A Seat At “La Tawola”

poster / demo / art installation
  1. 1. Michael Anthony Iannozzi

    Western University (University of Western Ontario)

Work text
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In Italian, il tavolo means ‘the table’, but la tavola, the feminine form, is ‘the sense of family felt around the dinner table’. My grandparents taught me the meaning of la tavola first-hand; they emigrated from Italy in 1959. Through my research, I document the Italian dialect of immigrants in Sarnia, Ontario, Canada. Through community collaboration, we work to preserve their stories.

Heritage languages are those brought by immigrants to a new place, and now spoken as a minority language by that community (Fishman, 2001). There are two parts of this research: to record the histories of this community in their native Italian dialect; and second, to create a permanent and public digital archive to preserve this Heritage Language.

The research question is: What is the best approach to create a community-university partnership that will benefit both the heritage and academic communities? Why?

From 1950-1969, at Halifax’s Pier 21, 20,00030,000 Italians arrived each year in search of a better life (pier21.ca). Today, 1.4 million Canadians identify with an Italian heritage (StatsCan, 2013). Almost all Canadians have a ‘hyphenated’ identity: Italian-, Dutch-, French-, etc. By collaborating with the university and heritage community to build a digital archive, I will establish an interdisciplinary means to preserve Heritage Languages and the histories of Heritage Communities throughout Canada.

I have signed a two-year partnership with the Archives of Sarnia and Lambton County to create an online archive. Through this project, I digitized and uploaded hundreds of recordings, videos, images, and documents recently collected by myself, and by Caroline Di Cocco since the 1980s. Caroline is a local community historian who has contributed what she collected over the past 40 years. We will formally present the archive to Sarnia’s Italian community in June, 2017. This serves as a starting point showing the project’s feasibility.

I have been given permission by Western University’s Libraries to host this archive, permanently, at the University. The Western Archive of Dialects and Languages (WADL) is available for other language projects, and my Italian research is the initial project to be hosted there (www.ir.lib.uwo.ca/wadl). Western University is only an hour from Sarnia, which allows me to remain an active member of Sarnia’s Italian community, and to keep the digital archive local.

With the support of Western Libraries and Sarnia’s Italian community, the archive is being created through my coordination of the community and academia. Through my work with Lambton County Archives: I code the website; use Dublin Core standards for metadata (Kunze et al., 1998); and digitize materials. I use Omeka software for the framework.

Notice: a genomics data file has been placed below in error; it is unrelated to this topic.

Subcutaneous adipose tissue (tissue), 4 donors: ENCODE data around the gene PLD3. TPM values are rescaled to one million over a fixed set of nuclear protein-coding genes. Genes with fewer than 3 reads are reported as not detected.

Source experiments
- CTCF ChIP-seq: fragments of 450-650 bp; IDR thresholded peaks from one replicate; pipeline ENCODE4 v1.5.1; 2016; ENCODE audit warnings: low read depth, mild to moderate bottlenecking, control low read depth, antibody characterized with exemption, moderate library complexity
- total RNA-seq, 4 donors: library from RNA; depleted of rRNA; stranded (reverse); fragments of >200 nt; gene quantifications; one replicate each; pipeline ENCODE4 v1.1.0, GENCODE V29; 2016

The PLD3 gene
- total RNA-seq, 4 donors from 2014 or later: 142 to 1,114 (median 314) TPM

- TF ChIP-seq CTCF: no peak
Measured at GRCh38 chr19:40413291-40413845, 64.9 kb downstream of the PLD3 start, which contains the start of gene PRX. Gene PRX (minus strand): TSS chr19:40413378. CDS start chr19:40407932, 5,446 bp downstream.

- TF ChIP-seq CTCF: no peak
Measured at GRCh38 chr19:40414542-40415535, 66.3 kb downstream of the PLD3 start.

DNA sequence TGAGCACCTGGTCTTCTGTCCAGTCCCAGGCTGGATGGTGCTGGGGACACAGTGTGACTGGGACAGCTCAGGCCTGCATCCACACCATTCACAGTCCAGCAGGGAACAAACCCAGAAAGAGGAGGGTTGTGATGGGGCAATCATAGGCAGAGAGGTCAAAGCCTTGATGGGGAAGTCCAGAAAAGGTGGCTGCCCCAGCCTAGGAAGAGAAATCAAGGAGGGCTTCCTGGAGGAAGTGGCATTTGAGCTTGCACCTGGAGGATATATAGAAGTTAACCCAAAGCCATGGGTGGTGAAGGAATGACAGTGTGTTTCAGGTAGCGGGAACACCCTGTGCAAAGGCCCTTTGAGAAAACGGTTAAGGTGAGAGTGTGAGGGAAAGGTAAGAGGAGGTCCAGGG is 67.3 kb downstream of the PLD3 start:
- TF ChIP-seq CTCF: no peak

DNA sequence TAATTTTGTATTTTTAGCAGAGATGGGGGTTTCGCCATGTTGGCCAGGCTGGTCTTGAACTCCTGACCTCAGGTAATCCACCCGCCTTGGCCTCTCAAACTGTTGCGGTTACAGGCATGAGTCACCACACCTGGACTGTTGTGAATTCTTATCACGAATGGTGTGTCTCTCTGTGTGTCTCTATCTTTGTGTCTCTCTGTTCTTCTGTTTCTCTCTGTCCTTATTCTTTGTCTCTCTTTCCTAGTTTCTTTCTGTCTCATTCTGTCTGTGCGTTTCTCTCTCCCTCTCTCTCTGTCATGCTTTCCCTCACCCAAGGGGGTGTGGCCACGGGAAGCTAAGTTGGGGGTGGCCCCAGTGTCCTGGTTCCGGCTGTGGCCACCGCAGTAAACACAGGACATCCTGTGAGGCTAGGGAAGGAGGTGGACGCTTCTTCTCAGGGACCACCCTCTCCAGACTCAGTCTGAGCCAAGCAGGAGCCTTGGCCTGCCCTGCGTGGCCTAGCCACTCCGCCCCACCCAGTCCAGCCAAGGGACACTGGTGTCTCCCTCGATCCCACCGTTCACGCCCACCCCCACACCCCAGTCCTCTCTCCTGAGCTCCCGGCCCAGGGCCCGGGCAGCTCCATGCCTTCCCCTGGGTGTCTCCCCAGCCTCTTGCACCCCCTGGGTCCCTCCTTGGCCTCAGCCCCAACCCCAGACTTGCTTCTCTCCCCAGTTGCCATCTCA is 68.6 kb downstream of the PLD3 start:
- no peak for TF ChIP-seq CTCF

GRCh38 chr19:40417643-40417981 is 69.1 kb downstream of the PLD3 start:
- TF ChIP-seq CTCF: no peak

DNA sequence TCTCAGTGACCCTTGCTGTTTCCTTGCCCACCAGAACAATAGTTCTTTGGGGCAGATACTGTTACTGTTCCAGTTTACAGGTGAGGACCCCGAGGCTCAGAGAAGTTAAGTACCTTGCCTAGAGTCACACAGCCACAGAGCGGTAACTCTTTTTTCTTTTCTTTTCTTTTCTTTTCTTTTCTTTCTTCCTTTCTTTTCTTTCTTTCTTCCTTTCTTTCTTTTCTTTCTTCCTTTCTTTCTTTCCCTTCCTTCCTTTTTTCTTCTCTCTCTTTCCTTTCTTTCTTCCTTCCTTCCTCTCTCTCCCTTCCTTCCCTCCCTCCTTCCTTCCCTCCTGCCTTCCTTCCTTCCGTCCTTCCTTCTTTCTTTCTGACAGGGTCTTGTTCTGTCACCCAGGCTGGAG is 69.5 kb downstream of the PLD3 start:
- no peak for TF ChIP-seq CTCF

The archive is made up of many photographs, documents, and videos. I have collected and digitized just under 500 photographs so far. It is also made up of documents: digitized copies of boat tickets to cross to Canada, citizenship papers, letters, (delicious) recipes, and other ephemera of their Italian and Canadian experiences. I have just under 200 documents so far.

I am currently recording interviews with Ciociaria dialect speakers, using sociolinguistic techniques to collect life histories. I also have 47 interviews I’ve digitized that were conducted in the 1980s by Caroline di Cocco.

WADL ensures that the community directly benefits from sharing their stories, materials, and time with the researcher. The information they share is returned in a permanent, secure, and digital way. This ensures that future generations will be able to access their heritage and history.

The goal of this research is to show the importance of heritage—a significant part of the Canadian identity. My work will produce a collaborative partnership between Western University and Sarnia’s Italian community. This framework can be applied to

preserve and promote other communities across Canada.

In summary, the stories, culture, and language of this community cannot wait any longer to be recorded and digitized. There is an urgency as Sarnia’s original Italian community is reaching an advanced age. Now is the time to create an online presence: both for academics and for the public. There are research opportunities in this data, from a great number of disciplines. The community and broader public is interested in hearing these stories, seeing these photos, and cooking some of the recipes.

I study how Sarnia’s Ciociaria pronounce “la tawola”, and ensure the survival of what they mean when they say it.

Barberis, C. (1999). Le campagne italiane dall'Ottocento a oggi. Laterza.

Fishman, J. A. (2001). "300-plus years of heritage language education in the United States". In Peyton, J. K.; Ranard, D. A.; McGinnis, S. Heritage Languages in America: Preserving a National Resource. Washington, DC: Center for Applied Linguistics. pp. 81-98.

Kunze, J. A., Lagoze, C., & Weibel, S. L. (1998). Dublin Core Metadata for Resource Discovery. Resource.

Pier 21. (2015). Retrieved 11 April 2016, from https: //www.pier21.ca/

Statistics Canada. (2013). Immigration and ethnocultural diversity in Canada: National Household Survey, 2011. Ottawa: Statistics Canada = Statistique Canada.

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Conference Info


ADHO - 2017

Hosted at McGill University, Université de Montréal

Montréal, Canada

Aug. 8, 2017 - Aug. 11, 2017

438 works by 962 authors indexed

Series: ADHO (12)

Organizers: ADHO